Response to BenzoDia (Reply #94)
Thu Jun 13, 2013, 10:37 AM
suffragette (8,331 posts)
104. I think including the dissent leads to more accuracy.
While the conservatives on the Supreme Court (joined by Stevens) argued this did not violate the 4th amendment and won due to numbers, the most liberal members in the dissent, argued that this did violate the 4th amendment.
So, although this did become law, it is still entirely valid to agree with these liberal Justices that this violates the 4th amendment.
From the link I posted above:
Mr. JUSTICE MARSHALL, with whom Mr. JUSTICE BRENNAN joins, dissenting.
The Court concludes that because individuals have no actual or legitimate expectation of privacy in information they voluntarily relinquish to telephone companies, the use of pen registers by government agents is immune from Fourth Amendment scrutiny. Since I remain convinced that constitutional protections are not abrogated whenever a person apprises another of facts valuable in criminal investigations, see, e. g., United States v. White, 401 U.S. 745, 786 -790 (1971) (Harlan, J., dissenting); id., at 795-796 (MARSHALL, J., dissenting); California Bankers Assn. v. Shultz, 416 U.S. 21, 95 -96 (1974) (MARSHALL, J., dissenting); United States v. Miller, 425 U.S. 435, 455 -456 (1976) (MARSHALL, J., dissenting), I respectfully dissent.
Applying the standards set forth in Katz v. United States, 389 U.S. 347, 361 (1967) (Harlan, J., concurring), the Court first determines that telephone subscribers have no subjective expectations of privacy concerning the numbers they dial. To reach this conclusion, the Court posits that individuals somehow infer from the long-distance listings on their phone bills, and from the cryptic assurances of "help" in tracing obscene calls included in "most" phone books, that pen registers are regularly used for recording local calls. See ante, at 742-743. But even assuming, as I do not, that individuals "typically know" that a phone company monitors calls for internal reasons, ante, at 743, 1 it does not follow that they expect this information to be made available to the public in general or the government in particular. Privacy is not a discrete commodity, possessed absolutely or not at all. Those who disclose certain facts to a bank or phone company for a limited business purpose need not assume that this information will be released to other persons for other purposes. See California Bankers Assn. v. Shultz, supra, at 95-96 (MARSHALL, J., dissenting).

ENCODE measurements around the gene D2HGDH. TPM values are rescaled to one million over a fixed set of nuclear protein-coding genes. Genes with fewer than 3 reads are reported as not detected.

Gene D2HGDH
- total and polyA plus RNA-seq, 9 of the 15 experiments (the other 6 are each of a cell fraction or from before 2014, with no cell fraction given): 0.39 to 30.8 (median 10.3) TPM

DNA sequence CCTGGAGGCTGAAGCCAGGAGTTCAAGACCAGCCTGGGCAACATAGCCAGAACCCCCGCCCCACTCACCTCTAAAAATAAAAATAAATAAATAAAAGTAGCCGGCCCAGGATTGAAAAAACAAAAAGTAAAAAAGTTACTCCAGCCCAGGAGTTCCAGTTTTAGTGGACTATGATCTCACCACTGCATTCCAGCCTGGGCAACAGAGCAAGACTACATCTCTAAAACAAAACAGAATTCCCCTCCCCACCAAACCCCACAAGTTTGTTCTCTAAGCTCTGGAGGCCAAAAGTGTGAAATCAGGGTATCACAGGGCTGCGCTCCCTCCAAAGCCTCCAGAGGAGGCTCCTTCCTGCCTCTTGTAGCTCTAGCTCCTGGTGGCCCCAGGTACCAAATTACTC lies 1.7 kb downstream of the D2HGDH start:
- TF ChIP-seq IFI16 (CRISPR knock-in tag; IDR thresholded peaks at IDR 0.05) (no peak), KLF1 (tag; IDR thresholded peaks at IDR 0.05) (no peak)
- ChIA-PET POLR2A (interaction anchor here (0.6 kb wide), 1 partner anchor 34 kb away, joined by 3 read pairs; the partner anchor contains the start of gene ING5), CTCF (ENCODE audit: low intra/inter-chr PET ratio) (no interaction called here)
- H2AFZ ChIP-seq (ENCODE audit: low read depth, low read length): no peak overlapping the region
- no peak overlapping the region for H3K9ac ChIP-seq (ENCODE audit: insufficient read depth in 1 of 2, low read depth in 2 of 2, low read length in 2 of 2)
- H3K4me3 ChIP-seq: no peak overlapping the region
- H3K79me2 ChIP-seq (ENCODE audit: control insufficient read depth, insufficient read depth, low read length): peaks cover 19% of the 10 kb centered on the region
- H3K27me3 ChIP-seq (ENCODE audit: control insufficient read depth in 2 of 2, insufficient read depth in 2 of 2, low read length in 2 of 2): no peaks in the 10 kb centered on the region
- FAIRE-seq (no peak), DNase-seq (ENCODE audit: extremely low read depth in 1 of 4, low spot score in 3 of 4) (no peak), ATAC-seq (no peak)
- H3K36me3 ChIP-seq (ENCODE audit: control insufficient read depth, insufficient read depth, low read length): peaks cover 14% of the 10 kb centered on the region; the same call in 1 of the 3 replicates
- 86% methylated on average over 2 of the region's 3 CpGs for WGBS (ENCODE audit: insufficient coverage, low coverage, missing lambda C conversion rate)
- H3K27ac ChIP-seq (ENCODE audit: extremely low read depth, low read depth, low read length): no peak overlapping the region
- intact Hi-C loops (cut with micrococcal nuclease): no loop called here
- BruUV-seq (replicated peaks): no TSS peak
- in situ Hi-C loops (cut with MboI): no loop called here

The crux of the Court's holding, however, is that whatever expectation of privacy petitioner may in fact have entertained regarding his calls, it is not one "society is prepared to recognize as `reasonable.'" Ante, at 743. In so ruling, the Court determines that individuals who convey information to third parties have "assumed the risk" of disclosure to the government. Ante, at 744, 745. This analysis is misconceived in two critical respects.
Implicit in the concept of assumption of risk is some notion of choice. At least in the third-party consensual surveillance cases, which first incorporated risk analysis into Fourth Amendment doctrine, the defendant presumably had exercised some discretion in deciding who should enjoy his confidential communications. See, e. g., Lopez v. United States, 373 U.S. 427, 439 (1963); Hoffa v. United States, 385 U.S. 293, 302 -303 (1966); United States v. White, supra, at 751-752 (plurality opinion). By contrast here, unless a person is prepared to forgo use of what for many has become a personal or professional necessity, he cannot help but accept the risk of surveillance. Cf. Lopez v. United States, supra, at 465-466 (BRENNAN, J., dissenting). It is idle to speak of "assuming" risks in contexts where, as a practical mater, individuals have no realistic alternative.